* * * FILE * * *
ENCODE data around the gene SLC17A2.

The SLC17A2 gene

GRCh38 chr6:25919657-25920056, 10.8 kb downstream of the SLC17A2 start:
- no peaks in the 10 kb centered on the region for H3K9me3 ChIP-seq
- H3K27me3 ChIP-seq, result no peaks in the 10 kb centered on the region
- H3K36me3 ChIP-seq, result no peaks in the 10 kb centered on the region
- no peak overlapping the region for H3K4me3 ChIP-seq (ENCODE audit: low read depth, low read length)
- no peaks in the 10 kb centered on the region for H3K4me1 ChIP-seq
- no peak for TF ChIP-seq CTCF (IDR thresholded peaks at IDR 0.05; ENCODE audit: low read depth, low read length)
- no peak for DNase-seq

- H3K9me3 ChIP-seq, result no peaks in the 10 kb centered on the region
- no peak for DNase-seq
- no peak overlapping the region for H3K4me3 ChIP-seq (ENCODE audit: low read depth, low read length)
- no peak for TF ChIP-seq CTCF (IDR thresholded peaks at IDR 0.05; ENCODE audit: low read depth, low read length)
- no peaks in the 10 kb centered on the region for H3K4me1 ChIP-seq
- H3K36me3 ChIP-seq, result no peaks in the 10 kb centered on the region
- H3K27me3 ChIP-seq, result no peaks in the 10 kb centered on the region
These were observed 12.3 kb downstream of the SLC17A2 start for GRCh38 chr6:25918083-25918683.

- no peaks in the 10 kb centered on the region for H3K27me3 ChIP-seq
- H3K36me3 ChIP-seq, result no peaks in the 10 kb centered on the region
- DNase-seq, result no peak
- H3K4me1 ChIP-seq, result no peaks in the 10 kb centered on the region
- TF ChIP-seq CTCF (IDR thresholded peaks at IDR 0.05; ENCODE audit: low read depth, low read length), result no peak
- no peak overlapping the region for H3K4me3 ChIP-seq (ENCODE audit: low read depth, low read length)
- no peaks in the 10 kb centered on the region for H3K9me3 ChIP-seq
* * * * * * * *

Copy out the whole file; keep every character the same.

ENCODE data around the gene SLC17A2.

The SLC17A2 gene

GRCh38 chr6:25919657-25920056, 10.8 kb downstream of the SLC17A2 start:
- no peaks in the 10 kb centered on the region for H3K9me3 ChIP-seq
- H3K27me3 ChIP-seq, result no peaks in the 10 kb centered on the region
- H3K36me3 ChIP-seq, result no peaks in the 10 kb centered on the region
- no peak overlapping the region for H3K4me3 ChIP-seq (ENCODE audit: low read depth, low read length)
- no peaks in the 10 kb centered on the region for H3K4me1 ChIP-seq
- no peak for TF ChIP-seq CTCF (IDR thresholded peaks at IDR 0.05; ENCODE audit: low read depth, low read length)
- no peak for DNase-seq

- H3K9me3 ChIP-seq, result no peaks in the 10 kb centered on the region
- no peak for DNase-seq
- no peak overlapping the region for H3K4me3 ChIP-seq (ENCODE audit: low read depth, low read length)
- no peak for TF ChIP-seq CTCF (IDR thresholded peaks at IDR 0.05; ENCODE audit: low read depth, low read length)
- no peaks in the 10 kb centered on the region for H3K4me1 ChIP-seq
- H3K36me3 ChIP-seq, result no peaks in the 10 kb centered on the region
- H3K27me3 ChIP-seq, result no peaks in the 10 kb centered on the region
These were observed 12.3 kb downstream of the SLC17A2 start for GRCh38 chr6:25918083-25918683.

- no peaks in the 10 kb centered on the region for H3K27me3 ChIP-seq
- H3K36me3 ChIP-seq, result no peaks in the 10 kb centered on the region
- DNase-seq, result no peak
- H3K4me1 ChIP-seq, result no peaks in the 10 kb centered on the region
- TF ChIP-seq CTCF (IDR thresholded peaks at IDR 0.05; ENCODE audit: low read depth, low read length), result no peak
- no peak overlapping the region for H3K4me3 ChIP-seq (ENCODE audit: low read depth, low read length)
- no peaks in the 10 kb centered on the region for H3K9me3 ChIP-seq